Besides teaching youth about oppression theory and the tools of activism, a fairly direct way to support Youth Liberation is by training adults to be better allies. Doing so puts more resources behind youth leadership; it also helps prevent adults from getting in the way. But this material isn't for adults alone. Having a clear idea about how allies should be expected to act makes a youth better able to confront adult takeovers within their organization. Furthermore, it prepares youth for the day when they become adults, when their role in the movement abruptly shifts.

Spreading these ideas and tools, hopefully, will be a significant help to the Youth Liberation movement -- making it more effective in its aims, and better able to defend itself against problems from within.

-- to be continued --

March 5, 2003

Posted by Sven at 02:32 PM

March 04, 2003

Chapter 1: About This Book - part 6

II. Goals (Continued)

(4) Add Youth Liberation to the Progressive Left's agenda.
I want the Progressive Left to embrace Youth Liberation. In order to explain what that might look like, I need to briefly explain the reality of how movements associated with the Left connect with one another. Next, I'll touch on a few of the practical issues that come up when you try to integrate concern for an outside minority into your own group. I'll finish by summarizing the ethical arguments for paying attention to Youth Liberation issues.

a) How Movements Connect with One Another
Minority groups that face social oppression (e.g. blacks, women, gays, Jews, the poor) often come under attack from the same conservative forces. Despite this, oppressed minorities have many times found themselves pitted against one another. [This is sometimes referred to as "horizontal oppression".] However, in the Progressive Left there is a train of thought that tries to build alliances between the movements. "Oppression" and "liberation" is language used in trying to draw out the similarities of circumstances that they share.

There is no massive, centralized body in the Left that could set an authoritative agenda. Building connections is an ongoing effort, typically between just two or a few groups at a time. To the extent that a sort of shared agenda *does* exist, it emerges from the concerns and values of many individual organizations choosing -- independently or together -- to work for similar goals.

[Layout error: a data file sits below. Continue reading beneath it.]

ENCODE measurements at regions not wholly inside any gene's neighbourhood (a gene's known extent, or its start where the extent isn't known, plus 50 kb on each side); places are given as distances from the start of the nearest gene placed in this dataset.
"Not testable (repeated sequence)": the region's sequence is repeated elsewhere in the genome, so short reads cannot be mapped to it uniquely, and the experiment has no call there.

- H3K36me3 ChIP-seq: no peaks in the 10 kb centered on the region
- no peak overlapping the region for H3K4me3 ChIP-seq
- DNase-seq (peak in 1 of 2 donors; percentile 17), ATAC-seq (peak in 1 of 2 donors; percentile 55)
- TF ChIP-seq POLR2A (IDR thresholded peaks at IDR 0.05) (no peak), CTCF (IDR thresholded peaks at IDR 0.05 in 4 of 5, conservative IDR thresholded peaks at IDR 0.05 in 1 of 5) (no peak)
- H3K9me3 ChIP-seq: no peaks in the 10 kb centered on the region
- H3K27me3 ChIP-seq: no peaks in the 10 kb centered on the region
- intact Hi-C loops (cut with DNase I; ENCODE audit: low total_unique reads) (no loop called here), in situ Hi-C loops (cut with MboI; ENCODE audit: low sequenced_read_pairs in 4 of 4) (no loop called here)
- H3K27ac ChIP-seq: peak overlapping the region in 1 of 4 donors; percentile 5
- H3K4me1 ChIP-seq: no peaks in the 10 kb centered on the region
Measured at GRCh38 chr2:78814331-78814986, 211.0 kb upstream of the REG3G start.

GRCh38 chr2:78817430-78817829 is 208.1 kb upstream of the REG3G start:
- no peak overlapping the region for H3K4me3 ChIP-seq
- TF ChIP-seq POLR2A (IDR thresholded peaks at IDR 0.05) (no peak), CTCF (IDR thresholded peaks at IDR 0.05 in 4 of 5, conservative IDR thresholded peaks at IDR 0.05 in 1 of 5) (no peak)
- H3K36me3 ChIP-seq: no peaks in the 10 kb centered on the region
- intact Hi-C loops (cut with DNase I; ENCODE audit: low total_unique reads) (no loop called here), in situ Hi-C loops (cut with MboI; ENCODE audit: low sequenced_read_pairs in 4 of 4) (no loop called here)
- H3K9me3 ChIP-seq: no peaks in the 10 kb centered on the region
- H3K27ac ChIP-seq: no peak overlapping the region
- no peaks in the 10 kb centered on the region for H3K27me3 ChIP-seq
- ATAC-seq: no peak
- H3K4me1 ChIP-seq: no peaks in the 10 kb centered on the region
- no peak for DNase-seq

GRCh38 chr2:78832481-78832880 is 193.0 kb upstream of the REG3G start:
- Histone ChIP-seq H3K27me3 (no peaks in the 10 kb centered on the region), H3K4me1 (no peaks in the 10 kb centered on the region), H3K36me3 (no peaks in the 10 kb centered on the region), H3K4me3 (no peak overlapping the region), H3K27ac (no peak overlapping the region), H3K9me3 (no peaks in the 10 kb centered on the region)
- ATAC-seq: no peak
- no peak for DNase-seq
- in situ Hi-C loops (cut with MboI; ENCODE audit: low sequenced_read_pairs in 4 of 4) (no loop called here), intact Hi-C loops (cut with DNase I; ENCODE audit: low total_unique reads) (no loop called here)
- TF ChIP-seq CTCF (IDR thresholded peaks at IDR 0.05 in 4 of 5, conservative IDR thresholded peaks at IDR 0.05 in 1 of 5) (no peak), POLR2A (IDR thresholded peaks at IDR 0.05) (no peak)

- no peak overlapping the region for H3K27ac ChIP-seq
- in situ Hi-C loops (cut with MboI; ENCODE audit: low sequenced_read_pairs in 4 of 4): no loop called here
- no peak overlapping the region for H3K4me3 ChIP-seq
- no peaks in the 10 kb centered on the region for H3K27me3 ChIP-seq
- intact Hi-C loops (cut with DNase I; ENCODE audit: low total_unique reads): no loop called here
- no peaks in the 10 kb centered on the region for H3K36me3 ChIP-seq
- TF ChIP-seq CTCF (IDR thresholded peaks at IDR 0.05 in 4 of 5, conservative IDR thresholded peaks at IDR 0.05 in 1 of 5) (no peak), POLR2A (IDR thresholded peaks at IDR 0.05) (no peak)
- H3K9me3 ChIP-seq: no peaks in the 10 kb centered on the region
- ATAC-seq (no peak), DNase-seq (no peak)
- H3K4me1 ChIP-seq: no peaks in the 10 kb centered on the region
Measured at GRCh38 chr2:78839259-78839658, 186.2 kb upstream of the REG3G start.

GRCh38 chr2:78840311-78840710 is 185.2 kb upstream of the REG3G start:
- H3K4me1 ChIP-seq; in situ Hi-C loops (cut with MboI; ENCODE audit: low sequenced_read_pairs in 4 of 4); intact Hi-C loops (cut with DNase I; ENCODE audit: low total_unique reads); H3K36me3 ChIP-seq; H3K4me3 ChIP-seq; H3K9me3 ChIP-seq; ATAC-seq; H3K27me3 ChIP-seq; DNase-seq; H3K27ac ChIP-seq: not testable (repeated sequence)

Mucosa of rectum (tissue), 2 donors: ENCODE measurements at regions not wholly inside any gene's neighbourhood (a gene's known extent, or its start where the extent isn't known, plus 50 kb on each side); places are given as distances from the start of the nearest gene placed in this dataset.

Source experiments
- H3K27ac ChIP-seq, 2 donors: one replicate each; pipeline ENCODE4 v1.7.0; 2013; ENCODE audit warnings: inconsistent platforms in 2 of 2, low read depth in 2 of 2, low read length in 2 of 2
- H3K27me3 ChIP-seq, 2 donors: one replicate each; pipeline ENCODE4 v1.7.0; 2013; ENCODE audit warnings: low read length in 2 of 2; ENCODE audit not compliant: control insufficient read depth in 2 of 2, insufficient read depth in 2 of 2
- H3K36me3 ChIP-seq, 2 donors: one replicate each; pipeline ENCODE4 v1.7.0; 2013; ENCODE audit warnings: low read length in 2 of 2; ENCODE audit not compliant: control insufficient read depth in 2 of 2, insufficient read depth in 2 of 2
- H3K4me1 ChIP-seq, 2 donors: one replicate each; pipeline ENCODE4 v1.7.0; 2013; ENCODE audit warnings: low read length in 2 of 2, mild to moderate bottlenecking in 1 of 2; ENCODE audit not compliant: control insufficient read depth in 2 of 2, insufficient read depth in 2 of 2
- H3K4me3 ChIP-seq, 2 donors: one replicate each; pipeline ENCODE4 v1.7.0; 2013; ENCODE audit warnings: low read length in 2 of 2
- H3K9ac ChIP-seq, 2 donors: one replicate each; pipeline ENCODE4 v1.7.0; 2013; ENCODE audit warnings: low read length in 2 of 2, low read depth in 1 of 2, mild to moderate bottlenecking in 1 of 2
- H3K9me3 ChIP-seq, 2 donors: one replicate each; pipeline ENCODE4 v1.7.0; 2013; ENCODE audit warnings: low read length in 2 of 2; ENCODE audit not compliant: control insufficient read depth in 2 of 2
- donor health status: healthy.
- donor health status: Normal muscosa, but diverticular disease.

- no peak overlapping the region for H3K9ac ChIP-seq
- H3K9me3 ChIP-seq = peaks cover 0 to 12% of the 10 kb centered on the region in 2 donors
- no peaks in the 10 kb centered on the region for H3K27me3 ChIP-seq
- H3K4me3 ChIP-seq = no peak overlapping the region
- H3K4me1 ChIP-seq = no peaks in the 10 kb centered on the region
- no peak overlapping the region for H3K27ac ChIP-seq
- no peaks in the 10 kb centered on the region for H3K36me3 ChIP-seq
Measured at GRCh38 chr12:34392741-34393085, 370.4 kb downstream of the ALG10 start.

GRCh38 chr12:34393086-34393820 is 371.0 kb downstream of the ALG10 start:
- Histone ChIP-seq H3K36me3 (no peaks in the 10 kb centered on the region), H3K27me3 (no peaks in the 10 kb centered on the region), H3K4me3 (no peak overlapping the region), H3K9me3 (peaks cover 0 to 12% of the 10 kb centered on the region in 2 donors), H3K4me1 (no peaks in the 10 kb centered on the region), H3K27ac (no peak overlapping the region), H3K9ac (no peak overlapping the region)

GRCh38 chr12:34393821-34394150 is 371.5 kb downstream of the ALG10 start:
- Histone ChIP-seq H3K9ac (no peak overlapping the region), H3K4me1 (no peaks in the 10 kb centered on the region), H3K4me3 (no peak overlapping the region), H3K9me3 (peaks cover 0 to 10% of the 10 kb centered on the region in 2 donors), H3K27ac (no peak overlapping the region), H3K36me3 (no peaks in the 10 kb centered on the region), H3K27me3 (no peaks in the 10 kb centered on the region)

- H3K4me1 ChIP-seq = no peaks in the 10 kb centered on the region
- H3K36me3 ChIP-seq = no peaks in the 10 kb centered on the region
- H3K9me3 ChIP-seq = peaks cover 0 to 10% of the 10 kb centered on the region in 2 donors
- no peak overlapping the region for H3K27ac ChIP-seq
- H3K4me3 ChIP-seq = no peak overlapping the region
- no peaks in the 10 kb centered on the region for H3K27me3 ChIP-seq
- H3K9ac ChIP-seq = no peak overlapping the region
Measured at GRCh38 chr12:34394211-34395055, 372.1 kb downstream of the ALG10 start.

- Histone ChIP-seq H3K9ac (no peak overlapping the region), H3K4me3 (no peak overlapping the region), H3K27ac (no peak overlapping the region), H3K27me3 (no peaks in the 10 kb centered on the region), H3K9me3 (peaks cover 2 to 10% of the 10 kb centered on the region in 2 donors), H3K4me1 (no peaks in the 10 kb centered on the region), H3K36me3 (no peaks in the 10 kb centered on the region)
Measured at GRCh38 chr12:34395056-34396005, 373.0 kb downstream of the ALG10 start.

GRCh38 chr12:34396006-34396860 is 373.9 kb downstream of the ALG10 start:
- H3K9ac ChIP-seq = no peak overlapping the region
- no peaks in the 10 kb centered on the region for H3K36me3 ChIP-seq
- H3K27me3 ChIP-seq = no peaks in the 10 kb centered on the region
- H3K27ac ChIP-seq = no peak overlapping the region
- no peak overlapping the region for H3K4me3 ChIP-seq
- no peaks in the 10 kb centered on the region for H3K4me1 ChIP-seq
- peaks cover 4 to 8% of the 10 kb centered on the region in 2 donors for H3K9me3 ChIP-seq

Some activists argue that we should try to build a single unified front -- turn all the little groups into one big force. They see our movement's splinteredness as a significant problem. I don't agree with this view. For the most part, I see diversity of groups as a very positive thing.

When people argue for creating one ten- or twenty-point agenda that everyone can get behind, too often some group is told that their issues should take a back seat -- that they should shut up for the greater cause. Having many specific minority advocate groups allows each to be an expert on its own constituency's needs and historical perspective. I suspect it would be near impossible to gather and coordinate all this intelligence within a one-size-fits all structure.

Still, individual activists within all these groups should strive to become as knowledgeable about other movements as possible. They should attend each other's meetings, creating diplomatic ties through personal acquaintance. And when asked, they should strongly consider giving assistance for a specific project.

b) Practical Coalition Work
I once heard a useful distinction made between coalitions and alliances. A coalition is two or more groups coming together for the sake of a common short-term goal. The groups may come from radically different philosophies -- but they both want the same thing right now, so they're willing to put those differences aside. An alliance is more of a long-term partnership; it's between two or more groups that are philosophically aligned and want to support each other's broader aims. An alliance relationship may continue to exist even in the absence of a current shared project.

I think most people's notion of what "coalition work" means is pretty fuzzy -- just the idea of being mutually supportive. Consequently, they may be enthusiastic about the concept without at all understanding what it requires. It's easy to give an endorsement -- but it takes a lot more energy to help stage a protest or collect testimonies for a public hearing. *Meaningful* coalition projects have a cost. Even if the drain on money and material resources isn't bad, an organization's five or ten core activists only have so much energy. Signing-on to too many outside projects leads to exhaustion and neglecting the issues that the group was originally formed to address. The decision to enter into a coalition shouldn't be taken lightly.

That said, it takes relatively few resources to begin laying down the groundwork for an *alliance*. The first step is just to become more aware of another group's issues.